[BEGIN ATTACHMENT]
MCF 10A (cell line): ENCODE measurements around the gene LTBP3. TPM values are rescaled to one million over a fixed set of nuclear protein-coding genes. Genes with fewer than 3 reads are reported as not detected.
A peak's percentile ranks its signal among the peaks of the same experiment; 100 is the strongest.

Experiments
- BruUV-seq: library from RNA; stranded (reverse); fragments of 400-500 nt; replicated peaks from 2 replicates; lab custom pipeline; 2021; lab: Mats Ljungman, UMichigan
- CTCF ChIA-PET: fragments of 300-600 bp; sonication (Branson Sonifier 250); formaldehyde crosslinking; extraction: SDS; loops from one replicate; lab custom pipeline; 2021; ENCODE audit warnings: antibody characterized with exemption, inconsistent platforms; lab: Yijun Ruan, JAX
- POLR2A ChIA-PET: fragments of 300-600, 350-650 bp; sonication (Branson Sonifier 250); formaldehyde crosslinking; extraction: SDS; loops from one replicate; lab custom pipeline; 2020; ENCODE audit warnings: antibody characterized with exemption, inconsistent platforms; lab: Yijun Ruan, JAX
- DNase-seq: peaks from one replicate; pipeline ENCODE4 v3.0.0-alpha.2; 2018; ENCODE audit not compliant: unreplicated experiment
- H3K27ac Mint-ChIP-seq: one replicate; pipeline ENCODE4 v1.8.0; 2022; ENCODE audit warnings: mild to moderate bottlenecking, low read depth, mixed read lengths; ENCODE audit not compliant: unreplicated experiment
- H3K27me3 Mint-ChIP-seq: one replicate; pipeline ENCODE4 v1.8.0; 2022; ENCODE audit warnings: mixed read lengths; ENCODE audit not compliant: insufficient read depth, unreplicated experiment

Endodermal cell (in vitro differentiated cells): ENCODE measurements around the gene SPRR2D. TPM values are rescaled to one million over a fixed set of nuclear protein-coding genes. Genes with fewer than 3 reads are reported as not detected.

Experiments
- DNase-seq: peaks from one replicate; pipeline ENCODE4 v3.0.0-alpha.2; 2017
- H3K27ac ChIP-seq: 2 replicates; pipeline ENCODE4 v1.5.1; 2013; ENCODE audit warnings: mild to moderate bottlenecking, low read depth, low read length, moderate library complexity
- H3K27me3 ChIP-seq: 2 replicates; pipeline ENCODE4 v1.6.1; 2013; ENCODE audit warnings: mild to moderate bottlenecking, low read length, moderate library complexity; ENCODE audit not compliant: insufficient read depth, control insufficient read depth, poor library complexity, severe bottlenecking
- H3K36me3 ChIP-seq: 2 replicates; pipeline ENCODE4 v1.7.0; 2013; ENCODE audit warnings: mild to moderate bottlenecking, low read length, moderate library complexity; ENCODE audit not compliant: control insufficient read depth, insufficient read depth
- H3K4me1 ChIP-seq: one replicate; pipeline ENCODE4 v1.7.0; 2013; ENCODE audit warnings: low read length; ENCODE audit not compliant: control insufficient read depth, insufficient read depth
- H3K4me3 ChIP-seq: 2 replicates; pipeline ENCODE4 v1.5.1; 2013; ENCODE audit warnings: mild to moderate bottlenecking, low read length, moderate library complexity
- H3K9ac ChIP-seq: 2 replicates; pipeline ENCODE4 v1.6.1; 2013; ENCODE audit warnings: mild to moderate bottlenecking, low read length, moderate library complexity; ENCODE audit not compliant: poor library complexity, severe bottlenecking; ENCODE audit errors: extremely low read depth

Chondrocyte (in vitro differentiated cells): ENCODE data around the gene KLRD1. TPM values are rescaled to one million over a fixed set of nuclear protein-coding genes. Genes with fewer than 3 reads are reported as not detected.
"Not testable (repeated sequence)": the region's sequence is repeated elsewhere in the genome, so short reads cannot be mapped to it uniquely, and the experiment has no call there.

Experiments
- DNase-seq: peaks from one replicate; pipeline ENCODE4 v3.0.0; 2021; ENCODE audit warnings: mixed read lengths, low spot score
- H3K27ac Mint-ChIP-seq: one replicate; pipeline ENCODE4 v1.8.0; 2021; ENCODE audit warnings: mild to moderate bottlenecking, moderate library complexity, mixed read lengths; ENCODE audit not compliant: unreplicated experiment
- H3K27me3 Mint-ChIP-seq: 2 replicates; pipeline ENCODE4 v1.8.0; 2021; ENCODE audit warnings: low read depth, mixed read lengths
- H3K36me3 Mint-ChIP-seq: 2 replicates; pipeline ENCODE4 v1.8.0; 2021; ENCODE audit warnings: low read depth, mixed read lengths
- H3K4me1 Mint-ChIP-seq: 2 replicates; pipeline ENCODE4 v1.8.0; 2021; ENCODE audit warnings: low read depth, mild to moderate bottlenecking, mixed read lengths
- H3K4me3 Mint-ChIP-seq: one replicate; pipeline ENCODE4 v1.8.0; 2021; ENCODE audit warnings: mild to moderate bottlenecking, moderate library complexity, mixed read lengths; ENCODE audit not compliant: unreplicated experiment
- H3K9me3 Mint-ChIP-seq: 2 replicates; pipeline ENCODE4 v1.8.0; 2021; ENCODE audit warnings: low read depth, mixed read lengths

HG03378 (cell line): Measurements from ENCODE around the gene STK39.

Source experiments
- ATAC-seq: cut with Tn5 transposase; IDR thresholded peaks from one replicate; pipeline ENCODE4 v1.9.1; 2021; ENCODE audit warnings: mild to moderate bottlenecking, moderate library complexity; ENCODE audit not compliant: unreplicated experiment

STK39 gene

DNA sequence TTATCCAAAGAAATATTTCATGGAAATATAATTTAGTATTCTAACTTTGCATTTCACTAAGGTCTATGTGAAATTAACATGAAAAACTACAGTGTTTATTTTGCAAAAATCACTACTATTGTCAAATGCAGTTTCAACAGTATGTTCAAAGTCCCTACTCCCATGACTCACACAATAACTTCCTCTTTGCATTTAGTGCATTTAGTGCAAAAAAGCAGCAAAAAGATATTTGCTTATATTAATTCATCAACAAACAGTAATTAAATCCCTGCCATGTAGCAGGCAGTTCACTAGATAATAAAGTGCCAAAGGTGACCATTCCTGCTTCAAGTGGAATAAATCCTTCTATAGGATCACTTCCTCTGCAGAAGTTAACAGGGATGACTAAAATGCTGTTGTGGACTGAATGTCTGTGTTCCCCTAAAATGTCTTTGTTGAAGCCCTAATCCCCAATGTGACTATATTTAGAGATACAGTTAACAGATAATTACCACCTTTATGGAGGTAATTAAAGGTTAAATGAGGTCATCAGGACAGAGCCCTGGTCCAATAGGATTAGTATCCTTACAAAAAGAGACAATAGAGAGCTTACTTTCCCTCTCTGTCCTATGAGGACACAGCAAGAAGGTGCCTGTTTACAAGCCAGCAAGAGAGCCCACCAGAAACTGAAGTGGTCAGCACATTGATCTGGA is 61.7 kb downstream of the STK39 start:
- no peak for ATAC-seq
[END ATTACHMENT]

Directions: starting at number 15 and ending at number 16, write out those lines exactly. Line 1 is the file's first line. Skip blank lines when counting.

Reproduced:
- H3K36me3 ChIP-seq: 2 replicates; pipeline ENCODE4 v1.7.0; 2013; ENCODE audit warnings: mild to moderate bottlenecking, low read length, moderate library complexity; ENCODE audit not compliant: control insufficient read depth, insufficient read depth
- H3K4me1 ChIP-seq: one replicate; pipeline ENCODE4 v1.7.0; 2013; ENCODE audit warnings: low read length; ENCODE audit not compliant: control insufficient read depth, insufficient read depth